Dobbs applied the Page 69 Test to his new novel The Lords’ Day, and reported the following:
I’ve always believed that in order to unravel the secrets of politics and history you need to understand the players - the men and women who make it happen. What motivates him, or her, what are their ambitions, their fears, their loves, their insecurities, their strengths, their flaws? What makes them get out of bed every day, and why do they stumble into the beds of totally inappropriate people so often?Learn more about Michael Dobbs and his books.
Page 69 of The Lords’ Day has my hero, Harry Jones, being… well, Harry. He’s a former officer in the British Army, was also a Government Minister, too, and a man who irritates his superiors as readily as he inspires devotion amongst those who work for him. Trouble is, it's becoming clear by Page 69 that one of those he’s beginning to rub up the wrong way is his wife, and if a politician’s private life is a mess, sooner or later it’s going to ensure his public life is going to get squidgy, too. In Harry’s case, this is about to happen on the worst day imaginable, when terrorists take hostage all the most powerful people in the country, including the Queen and Prime Minister, and bring Britain grinding to a halt. Harry discovers that he’s the only man who can possibly prevent the entire day ending in disaster, but somehow you know his wife isn’t going to be any help at all…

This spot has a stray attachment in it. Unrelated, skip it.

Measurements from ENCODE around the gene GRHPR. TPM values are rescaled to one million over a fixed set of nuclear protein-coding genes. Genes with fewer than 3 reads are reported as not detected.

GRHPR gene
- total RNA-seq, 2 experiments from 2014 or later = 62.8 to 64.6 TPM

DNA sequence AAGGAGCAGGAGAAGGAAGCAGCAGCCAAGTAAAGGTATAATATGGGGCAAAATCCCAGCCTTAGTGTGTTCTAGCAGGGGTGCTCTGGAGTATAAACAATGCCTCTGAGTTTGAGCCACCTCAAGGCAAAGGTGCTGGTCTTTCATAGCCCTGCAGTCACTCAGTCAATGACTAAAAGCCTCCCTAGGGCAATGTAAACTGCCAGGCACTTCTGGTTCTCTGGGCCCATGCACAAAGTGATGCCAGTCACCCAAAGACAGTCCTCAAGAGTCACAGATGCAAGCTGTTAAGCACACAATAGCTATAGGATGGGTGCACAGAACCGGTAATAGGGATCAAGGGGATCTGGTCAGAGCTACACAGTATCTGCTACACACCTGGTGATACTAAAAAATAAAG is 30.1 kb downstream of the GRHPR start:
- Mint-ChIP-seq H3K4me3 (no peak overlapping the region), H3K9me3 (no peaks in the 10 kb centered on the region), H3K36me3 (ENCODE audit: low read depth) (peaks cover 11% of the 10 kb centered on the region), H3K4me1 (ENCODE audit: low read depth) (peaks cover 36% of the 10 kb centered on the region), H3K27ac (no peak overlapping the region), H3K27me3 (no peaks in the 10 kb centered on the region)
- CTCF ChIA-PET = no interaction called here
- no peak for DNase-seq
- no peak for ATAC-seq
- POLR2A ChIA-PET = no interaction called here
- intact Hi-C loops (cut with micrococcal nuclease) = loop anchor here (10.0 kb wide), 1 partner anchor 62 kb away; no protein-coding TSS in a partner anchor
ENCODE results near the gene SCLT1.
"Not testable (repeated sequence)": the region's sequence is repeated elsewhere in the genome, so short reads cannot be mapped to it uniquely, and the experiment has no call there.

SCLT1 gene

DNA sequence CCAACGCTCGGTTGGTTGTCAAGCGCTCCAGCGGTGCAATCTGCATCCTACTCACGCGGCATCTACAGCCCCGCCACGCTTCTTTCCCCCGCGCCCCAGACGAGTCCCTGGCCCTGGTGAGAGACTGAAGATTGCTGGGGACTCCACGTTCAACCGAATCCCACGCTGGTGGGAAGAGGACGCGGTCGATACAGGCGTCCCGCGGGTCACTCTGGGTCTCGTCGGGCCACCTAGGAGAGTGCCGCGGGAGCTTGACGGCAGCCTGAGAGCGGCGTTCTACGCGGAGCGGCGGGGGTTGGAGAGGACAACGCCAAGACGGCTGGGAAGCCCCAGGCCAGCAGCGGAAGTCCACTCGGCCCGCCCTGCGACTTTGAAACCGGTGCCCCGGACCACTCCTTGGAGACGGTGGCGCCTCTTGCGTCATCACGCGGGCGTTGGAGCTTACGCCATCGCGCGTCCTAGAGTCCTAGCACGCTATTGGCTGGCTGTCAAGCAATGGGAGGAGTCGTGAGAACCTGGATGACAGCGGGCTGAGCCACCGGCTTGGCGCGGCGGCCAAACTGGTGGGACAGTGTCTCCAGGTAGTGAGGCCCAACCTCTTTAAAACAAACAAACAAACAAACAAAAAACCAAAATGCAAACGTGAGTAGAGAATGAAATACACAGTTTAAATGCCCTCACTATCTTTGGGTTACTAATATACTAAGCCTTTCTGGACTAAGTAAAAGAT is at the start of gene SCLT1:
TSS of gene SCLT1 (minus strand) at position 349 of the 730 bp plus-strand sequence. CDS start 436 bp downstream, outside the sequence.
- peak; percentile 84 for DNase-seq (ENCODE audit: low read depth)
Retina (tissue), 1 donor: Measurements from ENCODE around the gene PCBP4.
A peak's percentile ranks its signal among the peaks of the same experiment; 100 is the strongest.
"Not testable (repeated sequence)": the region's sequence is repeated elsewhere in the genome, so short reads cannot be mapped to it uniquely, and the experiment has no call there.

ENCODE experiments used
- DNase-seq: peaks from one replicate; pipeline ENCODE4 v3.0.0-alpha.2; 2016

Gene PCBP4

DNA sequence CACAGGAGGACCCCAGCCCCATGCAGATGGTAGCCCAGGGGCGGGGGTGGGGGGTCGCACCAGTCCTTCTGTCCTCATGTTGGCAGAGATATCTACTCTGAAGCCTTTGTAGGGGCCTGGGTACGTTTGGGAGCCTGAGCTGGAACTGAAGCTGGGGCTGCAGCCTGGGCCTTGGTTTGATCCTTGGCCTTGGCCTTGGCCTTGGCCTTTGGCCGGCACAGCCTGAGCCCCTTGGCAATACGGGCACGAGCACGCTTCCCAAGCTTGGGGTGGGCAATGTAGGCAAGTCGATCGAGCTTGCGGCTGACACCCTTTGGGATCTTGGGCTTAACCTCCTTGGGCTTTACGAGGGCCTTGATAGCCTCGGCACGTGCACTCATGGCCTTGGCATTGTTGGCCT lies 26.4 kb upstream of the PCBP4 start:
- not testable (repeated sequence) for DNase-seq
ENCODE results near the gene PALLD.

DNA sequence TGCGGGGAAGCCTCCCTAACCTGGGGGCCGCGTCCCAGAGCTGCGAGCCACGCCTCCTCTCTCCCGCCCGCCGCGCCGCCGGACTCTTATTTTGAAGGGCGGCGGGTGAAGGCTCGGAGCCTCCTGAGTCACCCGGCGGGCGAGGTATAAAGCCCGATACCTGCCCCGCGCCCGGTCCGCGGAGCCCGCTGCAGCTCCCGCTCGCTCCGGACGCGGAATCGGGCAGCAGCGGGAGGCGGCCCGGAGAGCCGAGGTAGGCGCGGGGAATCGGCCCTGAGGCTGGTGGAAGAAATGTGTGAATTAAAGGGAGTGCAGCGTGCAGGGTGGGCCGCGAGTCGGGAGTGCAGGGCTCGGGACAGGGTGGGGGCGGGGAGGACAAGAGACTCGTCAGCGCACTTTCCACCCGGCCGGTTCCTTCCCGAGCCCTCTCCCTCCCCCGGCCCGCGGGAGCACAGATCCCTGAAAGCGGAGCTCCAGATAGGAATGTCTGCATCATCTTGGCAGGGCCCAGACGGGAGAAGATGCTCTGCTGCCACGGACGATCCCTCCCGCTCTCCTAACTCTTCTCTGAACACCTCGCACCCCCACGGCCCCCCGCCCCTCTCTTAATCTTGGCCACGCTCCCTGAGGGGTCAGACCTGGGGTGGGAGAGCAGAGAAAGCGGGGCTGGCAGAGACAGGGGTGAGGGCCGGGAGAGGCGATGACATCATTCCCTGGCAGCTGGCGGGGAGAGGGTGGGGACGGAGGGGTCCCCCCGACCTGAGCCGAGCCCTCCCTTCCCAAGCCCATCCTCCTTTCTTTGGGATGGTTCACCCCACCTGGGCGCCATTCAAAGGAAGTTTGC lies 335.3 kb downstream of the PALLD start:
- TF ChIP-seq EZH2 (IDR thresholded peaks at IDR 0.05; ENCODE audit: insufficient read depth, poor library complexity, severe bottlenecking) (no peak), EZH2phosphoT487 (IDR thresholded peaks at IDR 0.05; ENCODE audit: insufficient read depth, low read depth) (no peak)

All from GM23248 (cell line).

Visit the complete list of books in the Page 69 Test Series.